A motion for summary judgment may properly be granted only "if the pleadings, depositions, answers to interrogatories, and admissions on file, together with the affidavits, if any, show that there is no genuine issue as to any material fact and that the moving party is entitled to a judgment as a matter of law." Pa.R.C.P. 1035(b). See also Rybas v. Wapner, 311 Pa. Super., 50, [54], 457 A.2d 108, 109 (1983); Williams v. Pilgrim Life Insurance Co., 306 Pa. Super. 170, 172, 452 A.2d 269, 270 (1982). In passing upon a motion for summary judgment, the court must examine the record in the light most favorable to the nonmoving party. Pocono International Raceway, Inc. v. Pocono Produce, Inc., 503 Pa. 80, [83], 468 A.2d 468, 470 (1983); Zimmerman v. Zimmerman, 322 Pa. Super. 121, [124], 469 A.2d 212, 213 (1983); Wilk v. Haus, 313 Pa. Super. 479, [482], 460 A.2d 288, 289-290 (1983). It is not part of the court's function to decide issues of fact but solely to determine whether there is an issue of fact to be tried. Wilk v. Haus, supra at [482], 460 A.2d at 290; Tom Morello Construction Co. v. Bridgeport Federal Savings & Loan Association, 280 Pa. Super. 329, 334, 421 A.2d 747, 750 (1980). Any doubt must be resolved against the moving party. Chorba v. Page 620} Davlisa Enterprises, Inc., 303 Pa. Super. 497, 500, 450 A.2d 36, 38 (1982); First Pennsylvania Bank, N.A. v. Triester, 251 Pa. Super. 372, 378, 380 A.2d 826, 829 (1971).

Thorsen v. Iron and Glass Bank, 328 Pa. Super. 135, 140-141, 476 A.2d 928, 930-931 (1984). Accord Thompson Coal Co. v. Pike Coal Co., 488 Pa. 198, 203-204, 412 A.2d 466, 468-469 (1979); Day v. Volkswagenwerk Aktiengesellschaft, 318 Pa. Super. 225, 231, 464 A.2d 1313, 1316 (1983); Rybas v. Wapner, 311 Pa. Super. 50, 54, 457 A.2d 108, 109-110 (1983).

However, parties seeking to avoid the entry of summary judgment against them may not rest upon the averments contained in their pleadings. On the contrary, they are required to show, by depositions, the answers to interrogatories, admissions or affidavits, that there is a genuine issue for trial. Pa.R.C.P. 1035(d). The court, in ruling on a motion for summary judgment, must ignore controverted facts contained in the pleadings. Pfaff v. Gerner, 451 Pa. 146, 303 A.2d 826 (1973); Younginger v. Heckler, 269 Pa. Super. 445, 410 A.2d 340 (1979).

Washington Federal Savings and Loan Association v. Stein, 357 Pa. Super. 286, 289, 515 A.2d 980, 981 (1986).

The Smiths' first argument is that for the doctrine of res judicata to apply, the issue to which it applies must have been actually litigated. The Smiths contend that in the prior action, title to the real estate was not established. After thoroughly reviewing the transcript of the trespass trial and the charge to the jury in that case, we find that the issue of whether the Smiths or the Association owned the land in question was actually litigated and necessarily decided by the jury. The jury was charged that before it could find that the Smiths had trespassed, it first had to determine that the land involved was owned by the Association. Because the jury found that the Smiths had trespassed, the jury necessarily also found that the land was owned by the Association. Therefore, we find no merit to this argument.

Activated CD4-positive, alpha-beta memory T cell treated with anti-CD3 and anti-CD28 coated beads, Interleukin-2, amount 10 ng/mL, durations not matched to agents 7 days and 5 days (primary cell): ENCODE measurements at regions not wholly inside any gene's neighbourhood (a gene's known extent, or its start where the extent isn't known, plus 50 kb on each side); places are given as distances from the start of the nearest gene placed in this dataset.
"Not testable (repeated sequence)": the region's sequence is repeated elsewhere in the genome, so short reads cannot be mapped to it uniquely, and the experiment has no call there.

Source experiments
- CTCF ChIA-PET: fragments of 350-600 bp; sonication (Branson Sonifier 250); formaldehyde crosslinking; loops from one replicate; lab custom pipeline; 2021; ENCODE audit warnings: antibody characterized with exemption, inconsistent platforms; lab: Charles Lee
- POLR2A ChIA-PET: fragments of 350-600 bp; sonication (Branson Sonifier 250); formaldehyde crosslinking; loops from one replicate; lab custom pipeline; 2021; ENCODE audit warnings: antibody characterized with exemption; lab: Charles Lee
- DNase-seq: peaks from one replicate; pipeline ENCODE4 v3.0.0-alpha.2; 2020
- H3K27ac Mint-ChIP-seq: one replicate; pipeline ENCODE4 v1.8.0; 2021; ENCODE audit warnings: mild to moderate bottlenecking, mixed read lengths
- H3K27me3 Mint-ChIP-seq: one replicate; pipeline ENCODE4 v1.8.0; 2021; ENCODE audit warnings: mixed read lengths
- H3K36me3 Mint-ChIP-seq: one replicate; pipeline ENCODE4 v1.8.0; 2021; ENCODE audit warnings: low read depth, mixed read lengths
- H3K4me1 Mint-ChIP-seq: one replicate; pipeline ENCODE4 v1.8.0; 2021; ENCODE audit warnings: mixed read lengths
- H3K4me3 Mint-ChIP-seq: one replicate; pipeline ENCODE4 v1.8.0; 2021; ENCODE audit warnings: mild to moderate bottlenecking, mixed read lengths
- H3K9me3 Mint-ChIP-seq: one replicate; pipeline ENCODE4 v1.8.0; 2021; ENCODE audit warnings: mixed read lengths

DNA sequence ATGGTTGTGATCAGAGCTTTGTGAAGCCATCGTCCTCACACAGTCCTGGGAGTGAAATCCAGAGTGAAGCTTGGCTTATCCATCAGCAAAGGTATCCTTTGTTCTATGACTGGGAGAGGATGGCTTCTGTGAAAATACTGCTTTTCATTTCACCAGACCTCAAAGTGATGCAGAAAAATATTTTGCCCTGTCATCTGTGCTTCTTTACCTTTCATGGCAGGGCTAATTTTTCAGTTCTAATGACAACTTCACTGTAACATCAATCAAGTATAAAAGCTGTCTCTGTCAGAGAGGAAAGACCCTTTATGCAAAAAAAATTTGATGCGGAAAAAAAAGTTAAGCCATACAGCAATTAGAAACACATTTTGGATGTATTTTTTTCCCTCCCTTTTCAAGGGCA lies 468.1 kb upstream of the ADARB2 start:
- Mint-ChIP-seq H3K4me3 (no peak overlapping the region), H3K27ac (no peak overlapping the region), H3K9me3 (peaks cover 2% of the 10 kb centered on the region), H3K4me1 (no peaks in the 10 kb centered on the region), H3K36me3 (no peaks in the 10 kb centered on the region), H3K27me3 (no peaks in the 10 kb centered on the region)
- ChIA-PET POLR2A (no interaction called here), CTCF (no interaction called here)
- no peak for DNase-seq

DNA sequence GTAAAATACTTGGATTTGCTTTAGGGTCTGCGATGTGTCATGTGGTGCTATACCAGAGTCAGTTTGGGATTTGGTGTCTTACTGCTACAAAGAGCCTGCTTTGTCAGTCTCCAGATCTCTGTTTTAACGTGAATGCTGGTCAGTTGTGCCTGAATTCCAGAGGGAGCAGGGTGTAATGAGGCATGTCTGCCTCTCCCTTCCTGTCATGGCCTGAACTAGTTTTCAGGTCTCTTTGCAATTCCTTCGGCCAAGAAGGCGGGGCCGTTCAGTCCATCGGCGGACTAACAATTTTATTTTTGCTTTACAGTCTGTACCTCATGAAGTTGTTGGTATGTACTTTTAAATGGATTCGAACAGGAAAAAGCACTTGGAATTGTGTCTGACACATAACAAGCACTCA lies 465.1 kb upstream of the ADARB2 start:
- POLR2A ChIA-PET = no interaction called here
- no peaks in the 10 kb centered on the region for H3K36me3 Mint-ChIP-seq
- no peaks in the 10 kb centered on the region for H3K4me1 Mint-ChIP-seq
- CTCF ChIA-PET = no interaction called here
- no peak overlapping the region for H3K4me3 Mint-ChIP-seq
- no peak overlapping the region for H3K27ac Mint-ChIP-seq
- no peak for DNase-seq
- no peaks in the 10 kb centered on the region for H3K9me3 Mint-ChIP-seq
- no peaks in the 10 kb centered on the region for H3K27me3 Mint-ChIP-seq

Next, the Smiths argue that the jury in the trespass action did not determine ownership of the land by returning a verdict against the Smiths because the jury had questioned

[ 366 Pa. Super. Page 621]

    the court as to whether the Smiths would lose any of their land if they returned a verdict against them and the jury was told that the Smiths would not. Although there is nothing in the record in the trespass action to show that the jurors submitted such a question to the trial judge or what his answer was, the Smiths support their argument by affidavits from several jurors in the trespass action. The affidavits state that based on "further instruction from the judge that the farmer would not lose his land due to the decision that was made" the jurors returned a verdict against the Smiths. (Emphasis added.) As stated by the affidavits and by the Smiths, however, the question of the jurors was whether the Smiths' own land would be taken from them. However the issue in the trespass action was whether or not the Smiths were trespassing on the Association's land. If the jury returned a verdict against the Smiths, the only land that would be taken from the Smiths would be the Association's land and not the Smiths' land. We conclude that even though the jurors understood that the Smiths' own land would not be taken from them if the verdict was returned against them, nothing in the record shows that the jury did not understand that by returning a verdict against the Smiths, land of the Association would be taken from the Smiths. Consequently, the affidavits of the jurors do not affect our conclusion that the issue of ownership of the land was litigated and decided in the trespass action.

The Smiths also argue that the transcript in the trespass action was not completely transcribed to include the jurors' question and the court's answer thereto, and therefore the record on appeal is incomplete. Even if the substantive issue concerning the jurors' question had merit, we would still find the issue of the incomplete transcript to be frivolous. It is the responsibility of the appellants to ensure that the record on appeal is adequate. Commonwealth v. Williams, 357 Pa. Super. 462, 516 A.2d 352 (1986). Therefore, the Smiths cannot raise the issue of the record's inadequacy as a basis for reversing the judgment when it is their obligation to provide us with a complete record.